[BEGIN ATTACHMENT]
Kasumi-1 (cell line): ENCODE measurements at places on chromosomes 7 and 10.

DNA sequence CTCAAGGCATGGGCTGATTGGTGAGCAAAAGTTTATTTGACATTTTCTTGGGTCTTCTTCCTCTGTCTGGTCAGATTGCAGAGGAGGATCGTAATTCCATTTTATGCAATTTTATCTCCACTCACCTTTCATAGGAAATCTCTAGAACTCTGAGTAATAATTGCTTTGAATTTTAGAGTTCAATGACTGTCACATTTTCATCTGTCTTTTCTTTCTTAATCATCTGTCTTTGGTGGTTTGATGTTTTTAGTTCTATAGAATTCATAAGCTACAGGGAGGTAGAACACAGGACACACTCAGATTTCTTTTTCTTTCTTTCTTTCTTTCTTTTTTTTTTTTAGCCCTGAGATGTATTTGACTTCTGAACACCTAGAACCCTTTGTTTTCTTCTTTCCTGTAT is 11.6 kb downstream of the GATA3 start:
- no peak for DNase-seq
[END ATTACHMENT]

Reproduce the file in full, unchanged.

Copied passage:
Kasumi-1 (cell line): ENCODE measurements at places on chromosomes 7 and 10.

DNA sequence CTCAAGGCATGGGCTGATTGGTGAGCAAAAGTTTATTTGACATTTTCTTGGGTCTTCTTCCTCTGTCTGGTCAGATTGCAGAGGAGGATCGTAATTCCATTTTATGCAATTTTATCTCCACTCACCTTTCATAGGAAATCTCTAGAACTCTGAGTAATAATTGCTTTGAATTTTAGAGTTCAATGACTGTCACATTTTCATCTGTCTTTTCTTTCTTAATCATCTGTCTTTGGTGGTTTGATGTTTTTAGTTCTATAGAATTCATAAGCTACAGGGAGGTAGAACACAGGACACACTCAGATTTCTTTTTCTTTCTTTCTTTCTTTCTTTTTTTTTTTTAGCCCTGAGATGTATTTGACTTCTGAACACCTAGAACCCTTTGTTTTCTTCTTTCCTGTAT is 11.6 kb downstream of the GATA3 start:
- no peak for DNase-seq